"There's a reason they have that title," Murphy said.

The talks revolved at least in part around a change in the way retirees' pensions would grow. Radogno pushed a plan similar to a previous idea aimed at protecting lower-earning workers from big cuts.

The eventual agreement had roots in legislation filed a year ago Thursday by Nekritz and Biss, who were joined by about 20 other supporters.

Biss was driving home from Springfield after a widely hyped 2012 session day in Springfield that didn't produce any results on pensions. He fielded calls from frustrated colleagues and with Nekritz drafted a plan during election season that year that they'd eventually introduce.

Early in 2013, they found an ally in then-House Republican Leader Tom Cross, who worked with them to tweak their idea, helped pull Republicans on board and, in May, voted for the pension cuts.

The Oswego Republican, who is now running for Illinois treasurer, voted "no" Tuesday.

"Unfortunately, the measure brought before us today fails to deliver real pension reform and does little to ease the burden on taxpayers." Cross said in a statement Tuesday.

That explanation is similar to the argument pushed by Rauner and some other conservatives, who wanted workers put into 401(k)-style plans to save the financially hampered state more money.

Other Republican candidates for governor had varied views. Sen. Bill Brady of Bloomington voted for the plan. Sen. Kirk Dillard of Hinsdale voted against it, and Illinois Treasurer Dan Rutherford of Chenoa opposed it, too.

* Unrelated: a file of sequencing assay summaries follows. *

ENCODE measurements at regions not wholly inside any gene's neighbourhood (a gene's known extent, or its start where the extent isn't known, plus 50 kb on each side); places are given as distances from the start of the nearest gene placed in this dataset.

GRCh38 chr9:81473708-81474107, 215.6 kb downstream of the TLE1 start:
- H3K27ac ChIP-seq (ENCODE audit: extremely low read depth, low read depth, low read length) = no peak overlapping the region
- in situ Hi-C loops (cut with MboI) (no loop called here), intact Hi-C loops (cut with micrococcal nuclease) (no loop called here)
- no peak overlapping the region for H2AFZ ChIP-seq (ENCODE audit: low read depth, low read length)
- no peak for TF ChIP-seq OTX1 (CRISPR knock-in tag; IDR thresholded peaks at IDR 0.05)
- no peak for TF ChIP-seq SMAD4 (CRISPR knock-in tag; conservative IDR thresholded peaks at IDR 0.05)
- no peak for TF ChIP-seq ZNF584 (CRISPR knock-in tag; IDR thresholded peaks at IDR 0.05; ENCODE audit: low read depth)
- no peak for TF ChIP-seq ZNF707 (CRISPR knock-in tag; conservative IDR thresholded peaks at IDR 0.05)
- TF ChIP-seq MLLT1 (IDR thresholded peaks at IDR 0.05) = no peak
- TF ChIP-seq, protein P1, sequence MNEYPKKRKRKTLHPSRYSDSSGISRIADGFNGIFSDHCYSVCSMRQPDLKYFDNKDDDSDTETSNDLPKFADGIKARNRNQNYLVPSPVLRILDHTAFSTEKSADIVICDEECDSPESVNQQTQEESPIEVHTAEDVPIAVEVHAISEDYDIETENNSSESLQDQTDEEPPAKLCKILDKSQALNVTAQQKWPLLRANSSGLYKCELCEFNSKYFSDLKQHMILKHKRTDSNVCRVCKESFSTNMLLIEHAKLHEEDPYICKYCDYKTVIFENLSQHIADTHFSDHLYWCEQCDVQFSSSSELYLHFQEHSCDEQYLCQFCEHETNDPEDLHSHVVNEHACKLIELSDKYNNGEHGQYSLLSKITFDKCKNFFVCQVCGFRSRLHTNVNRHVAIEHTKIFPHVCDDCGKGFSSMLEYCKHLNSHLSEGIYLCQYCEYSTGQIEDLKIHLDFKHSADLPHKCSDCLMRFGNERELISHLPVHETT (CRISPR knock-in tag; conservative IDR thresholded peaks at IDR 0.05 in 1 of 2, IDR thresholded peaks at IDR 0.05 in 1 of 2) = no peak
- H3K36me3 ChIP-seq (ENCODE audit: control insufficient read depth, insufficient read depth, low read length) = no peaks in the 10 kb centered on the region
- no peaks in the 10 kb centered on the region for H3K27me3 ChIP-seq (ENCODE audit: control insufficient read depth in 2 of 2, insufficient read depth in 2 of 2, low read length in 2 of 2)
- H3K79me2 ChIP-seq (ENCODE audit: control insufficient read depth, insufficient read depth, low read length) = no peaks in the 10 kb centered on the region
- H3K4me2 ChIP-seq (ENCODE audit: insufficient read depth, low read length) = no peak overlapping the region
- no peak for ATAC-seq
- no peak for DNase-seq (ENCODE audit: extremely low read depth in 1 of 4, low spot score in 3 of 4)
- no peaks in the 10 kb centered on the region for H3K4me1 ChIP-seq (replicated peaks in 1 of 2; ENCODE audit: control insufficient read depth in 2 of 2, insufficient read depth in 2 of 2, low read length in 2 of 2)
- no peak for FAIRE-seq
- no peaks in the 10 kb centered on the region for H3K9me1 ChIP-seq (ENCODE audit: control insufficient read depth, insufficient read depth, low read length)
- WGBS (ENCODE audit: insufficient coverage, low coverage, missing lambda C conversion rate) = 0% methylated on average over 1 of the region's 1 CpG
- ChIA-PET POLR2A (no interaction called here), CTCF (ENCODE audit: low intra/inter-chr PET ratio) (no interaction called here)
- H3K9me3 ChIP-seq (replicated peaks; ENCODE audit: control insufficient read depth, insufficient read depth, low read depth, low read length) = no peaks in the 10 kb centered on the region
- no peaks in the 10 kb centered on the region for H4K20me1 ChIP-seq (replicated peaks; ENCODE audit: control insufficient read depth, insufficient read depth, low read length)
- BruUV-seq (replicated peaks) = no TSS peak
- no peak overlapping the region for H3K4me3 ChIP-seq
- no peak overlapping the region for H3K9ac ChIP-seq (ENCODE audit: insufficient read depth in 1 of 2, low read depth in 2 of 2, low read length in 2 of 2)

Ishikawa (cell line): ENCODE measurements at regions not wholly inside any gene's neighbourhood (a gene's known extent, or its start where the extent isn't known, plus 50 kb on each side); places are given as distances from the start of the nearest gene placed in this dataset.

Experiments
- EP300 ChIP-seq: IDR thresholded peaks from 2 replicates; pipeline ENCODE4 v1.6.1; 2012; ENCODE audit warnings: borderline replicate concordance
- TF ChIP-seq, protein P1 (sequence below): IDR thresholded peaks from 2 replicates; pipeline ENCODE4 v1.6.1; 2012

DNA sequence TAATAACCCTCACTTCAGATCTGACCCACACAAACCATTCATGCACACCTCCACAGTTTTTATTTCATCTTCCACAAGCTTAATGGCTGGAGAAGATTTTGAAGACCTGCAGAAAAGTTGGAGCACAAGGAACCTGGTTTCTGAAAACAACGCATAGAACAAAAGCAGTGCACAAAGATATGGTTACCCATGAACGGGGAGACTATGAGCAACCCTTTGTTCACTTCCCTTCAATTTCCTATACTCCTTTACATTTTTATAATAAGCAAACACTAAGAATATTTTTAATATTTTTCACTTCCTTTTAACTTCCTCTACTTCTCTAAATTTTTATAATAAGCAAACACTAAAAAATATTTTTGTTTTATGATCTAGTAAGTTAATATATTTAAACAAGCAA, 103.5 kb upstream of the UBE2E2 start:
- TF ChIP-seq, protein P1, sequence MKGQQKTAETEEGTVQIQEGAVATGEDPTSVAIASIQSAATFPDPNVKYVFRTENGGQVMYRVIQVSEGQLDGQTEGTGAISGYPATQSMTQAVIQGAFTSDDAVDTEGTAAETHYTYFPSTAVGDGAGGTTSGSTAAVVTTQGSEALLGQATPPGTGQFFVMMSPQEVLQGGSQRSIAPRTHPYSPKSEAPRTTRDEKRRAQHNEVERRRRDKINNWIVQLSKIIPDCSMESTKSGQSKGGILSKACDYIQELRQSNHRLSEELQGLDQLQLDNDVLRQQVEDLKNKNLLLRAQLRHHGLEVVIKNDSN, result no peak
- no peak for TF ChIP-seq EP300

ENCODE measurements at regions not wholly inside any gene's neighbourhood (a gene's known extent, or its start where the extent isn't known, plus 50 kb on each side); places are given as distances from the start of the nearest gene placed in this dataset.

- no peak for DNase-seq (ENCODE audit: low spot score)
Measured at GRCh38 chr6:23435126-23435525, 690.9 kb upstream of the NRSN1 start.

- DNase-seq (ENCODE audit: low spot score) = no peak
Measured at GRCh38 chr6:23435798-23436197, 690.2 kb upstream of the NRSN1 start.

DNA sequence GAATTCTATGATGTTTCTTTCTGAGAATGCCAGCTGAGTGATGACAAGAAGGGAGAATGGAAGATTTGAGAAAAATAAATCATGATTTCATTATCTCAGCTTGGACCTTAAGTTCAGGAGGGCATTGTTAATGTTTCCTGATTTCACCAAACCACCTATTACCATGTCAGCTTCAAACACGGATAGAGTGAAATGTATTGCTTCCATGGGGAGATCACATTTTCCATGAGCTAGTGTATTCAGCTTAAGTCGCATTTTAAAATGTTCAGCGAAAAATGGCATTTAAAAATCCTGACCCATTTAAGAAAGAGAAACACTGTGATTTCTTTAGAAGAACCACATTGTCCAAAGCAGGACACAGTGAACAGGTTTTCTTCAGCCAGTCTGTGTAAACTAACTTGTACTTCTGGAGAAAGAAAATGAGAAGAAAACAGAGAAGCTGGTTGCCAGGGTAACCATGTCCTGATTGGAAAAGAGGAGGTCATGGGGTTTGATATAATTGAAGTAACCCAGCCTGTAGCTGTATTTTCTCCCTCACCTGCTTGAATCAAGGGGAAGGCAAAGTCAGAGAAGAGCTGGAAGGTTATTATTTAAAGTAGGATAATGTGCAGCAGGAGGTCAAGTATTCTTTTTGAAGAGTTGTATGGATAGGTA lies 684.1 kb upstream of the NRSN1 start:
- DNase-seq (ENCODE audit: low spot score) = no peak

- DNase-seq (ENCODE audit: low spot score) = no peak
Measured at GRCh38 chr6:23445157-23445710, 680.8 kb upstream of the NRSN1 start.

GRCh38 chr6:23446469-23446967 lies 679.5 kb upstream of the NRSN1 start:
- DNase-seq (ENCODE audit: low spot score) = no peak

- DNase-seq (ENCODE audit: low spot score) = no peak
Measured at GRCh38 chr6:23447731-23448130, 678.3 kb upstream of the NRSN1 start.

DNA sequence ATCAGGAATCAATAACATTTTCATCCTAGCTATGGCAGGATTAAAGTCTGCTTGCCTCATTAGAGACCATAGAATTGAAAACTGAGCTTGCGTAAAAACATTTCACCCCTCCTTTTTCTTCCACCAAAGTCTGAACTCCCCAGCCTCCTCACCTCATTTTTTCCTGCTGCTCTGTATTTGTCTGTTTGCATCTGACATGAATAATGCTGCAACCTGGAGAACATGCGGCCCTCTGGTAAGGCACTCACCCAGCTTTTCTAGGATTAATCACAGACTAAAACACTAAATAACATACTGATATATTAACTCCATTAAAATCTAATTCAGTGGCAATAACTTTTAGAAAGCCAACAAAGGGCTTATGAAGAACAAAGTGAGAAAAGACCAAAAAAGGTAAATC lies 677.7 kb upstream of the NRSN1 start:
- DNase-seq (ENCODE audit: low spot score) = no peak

Supporters of Rauner's view also were lobbying.

"I got some pressure, too," Senger said, though she wouldn't say from whom.

She voted "yes" and saw Tuesday as a make-or-break moment.

"If we don't get this done, it's going to be who knows when," Senger said.

When the large voting scoreboards lit up at the Capitol Tuesday afternoon, the Senate had the bare minimum it needed. The House approved the plan with two votes to spare. Seven fewer House Republicans voted "yes" Tuesday than for the similar plan in May.

"We know how close it came," said Holmes, an Aurora Democrat and union backer. "It is a very tough battle."

Now, lawmakers involved with the years of wrangling have to watch how the Illinois Supreme Court views the new law. The Illinois Constitution says pensions are a contract that can't be "diminished or impaired," and the legislation approved Tuesday contains a preamble meant to be used in the legal challenge.

Soon, though, lawmakers could face their next pensions challenge from local suburbs that have asked for benefit cuts for years as police and firefighter retirement funds take up larger parts of their budgets.

"We're far, far, far from being done," Senger said.